The Tanzanian Red Cross and the Federation have been supporting refugees here for more than four years. Operations started with camps for Rwandas and Burundias around Ngara, then spread to those for Burundias in Kasulu, and early this year to Lugufu. The process has reflected a National Society growing to meet its challenges.
In the past year, the roles and responsibilities of the National Society and the Federation have begun to change. In February, while their combined activities moved from Ngara to Kasulu and Lugufu camp independently. It hoses another 90,000 Burundians. Building on its experience from Ngara, it continues to run it successfully.
A cooperation agreement signed with the Federation in April went on to recognize the National Society role as the operating partner in refugee programmes in the country. It defined, too, roles and responsibilities in relief efforts and committed the National Society to efficient operation management and accountability in its actions. The Federation pledged to mobilize and coordinate donor support and to provide operational assistance as requested.
With a wealth of relief operations behind them, the Federation and the Tanzanians have moved to fulfil the roles outlined in the Federations statues and reinforced in the Kampala Declaration. The National Society runs operations in its country while the Federation supports it with the full weight of the sister Societies.
· Aftermath blues of relief operations
The scale-down phase when an operation ceases can leave National Societies in limbo. A high degree of dependency can be created in the course of an operation, and branch development activities have too often not balanced relief. National Societies are often required to restructure in the aftermath of relief operations. This type of shift in organization is costly and requires specific technical skills which most National Societies do not possess. To preclude sudden-withdrawal symptoms, the Federation will assist with the preparation for scale-down and closure from the start of a relief operation. The necessary costs [such as training, funds, etc.] for a scale-down and any anticipated restructuring will be planned for and reflected in relief operations' budgets as capacity building components, to the extent possible.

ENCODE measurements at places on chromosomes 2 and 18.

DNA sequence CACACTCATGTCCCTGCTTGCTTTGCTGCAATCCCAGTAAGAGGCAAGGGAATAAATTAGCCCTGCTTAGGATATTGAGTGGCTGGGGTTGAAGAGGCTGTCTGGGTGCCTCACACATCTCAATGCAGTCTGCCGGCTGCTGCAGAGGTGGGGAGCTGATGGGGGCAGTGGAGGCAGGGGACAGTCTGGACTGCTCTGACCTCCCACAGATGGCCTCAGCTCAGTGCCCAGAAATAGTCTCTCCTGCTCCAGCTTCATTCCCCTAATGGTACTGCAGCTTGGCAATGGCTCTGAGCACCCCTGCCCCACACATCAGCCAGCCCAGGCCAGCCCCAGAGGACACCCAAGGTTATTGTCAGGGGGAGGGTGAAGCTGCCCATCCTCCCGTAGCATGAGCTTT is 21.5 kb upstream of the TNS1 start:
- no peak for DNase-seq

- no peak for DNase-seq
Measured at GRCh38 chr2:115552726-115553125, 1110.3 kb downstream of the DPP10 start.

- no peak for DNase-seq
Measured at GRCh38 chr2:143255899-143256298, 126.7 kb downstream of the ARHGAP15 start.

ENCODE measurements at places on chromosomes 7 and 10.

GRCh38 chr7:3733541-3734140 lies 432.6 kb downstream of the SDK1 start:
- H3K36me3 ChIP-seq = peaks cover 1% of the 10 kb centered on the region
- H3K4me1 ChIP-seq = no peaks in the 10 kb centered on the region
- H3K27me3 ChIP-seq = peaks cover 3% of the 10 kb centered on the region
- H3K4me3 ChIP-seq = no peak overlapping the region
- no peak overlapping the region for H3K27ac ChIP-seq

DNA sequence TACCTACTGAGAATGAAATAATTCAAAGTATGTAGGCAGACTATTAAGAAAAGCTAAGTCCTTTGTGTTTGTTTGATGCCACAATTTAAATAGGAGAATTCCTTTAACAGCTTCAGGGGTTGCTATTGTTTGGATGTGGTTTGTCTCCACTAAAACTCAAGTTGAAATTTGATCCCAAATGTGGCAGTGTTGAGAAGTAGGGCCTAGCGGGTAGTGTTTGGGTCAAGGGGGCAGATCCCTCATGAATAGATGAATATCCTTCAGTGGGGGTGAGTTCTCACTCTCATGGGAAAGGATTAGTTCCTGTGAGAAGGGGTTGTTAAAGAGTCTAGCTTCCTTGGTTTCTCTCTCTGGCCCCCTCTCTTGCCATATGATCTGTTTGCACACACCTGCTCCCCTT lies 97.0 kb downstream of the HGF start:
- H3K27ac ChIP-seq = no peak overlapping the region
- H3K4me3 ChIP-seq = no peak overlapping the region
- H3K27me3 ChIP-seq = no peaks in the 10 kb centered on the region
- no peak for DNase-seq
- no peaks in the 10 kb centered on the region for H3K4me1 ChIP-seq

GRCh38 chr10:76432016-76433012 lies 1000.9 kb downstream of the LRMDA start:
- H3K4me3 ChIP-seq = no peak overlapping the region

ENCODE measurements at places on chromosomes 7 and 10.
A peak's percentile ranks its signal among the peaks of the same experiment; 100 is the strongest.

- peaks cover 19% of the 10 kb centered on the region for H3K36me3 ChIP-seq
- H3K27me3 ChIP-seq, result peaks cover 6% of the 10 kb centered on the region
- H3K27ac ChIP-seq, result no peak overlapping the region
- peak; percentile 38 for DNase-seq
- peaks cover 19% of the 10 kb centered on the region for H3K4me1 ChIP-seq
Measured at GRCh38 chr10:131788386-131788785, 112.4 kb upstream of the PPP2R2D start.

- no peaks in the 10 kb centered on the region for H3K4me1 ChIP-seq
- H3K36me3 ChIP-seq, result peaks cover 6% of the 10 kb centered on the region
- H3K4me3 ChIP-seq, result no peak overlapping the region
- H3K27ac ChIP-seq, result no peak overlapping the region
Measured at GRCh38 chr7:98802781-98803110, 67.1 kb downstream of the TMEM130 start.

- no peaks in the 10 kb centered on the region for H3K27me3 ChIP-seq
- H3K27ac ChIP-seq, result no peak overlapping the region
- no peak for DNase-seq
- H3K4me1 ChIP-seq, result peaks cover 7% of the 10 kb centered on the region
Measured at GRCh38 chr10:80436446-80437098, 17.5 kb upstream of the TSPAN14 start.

· Bridging the beneficiary gap
The Federations knowledge of the people we seek to help - refugees, displaced and others - is often insufficient. Better analysis will open everyones eyes to what is going on in the field. We will now also aim to use the Federations presence in camps, and in communities, to draw closer to those we assist. A better dialogue will help us involve them in the programmes from which they benefit. Community self-management must be an aim, giving responsiblity to end-users. Communities, too, should participate. In this regard, the Federation will enhance drastically its two-way accountability to both donors and the communities it serves.
· Rehabilitation and longer-term development
Rehabilitation remains a weak point in post-emergency activities. The Federation must further emphasize its capacity-building role by providing relevant technical skills and resources as part of our scaling down. There are many lessons to be learned from all over Africa in end-of-mission analyses.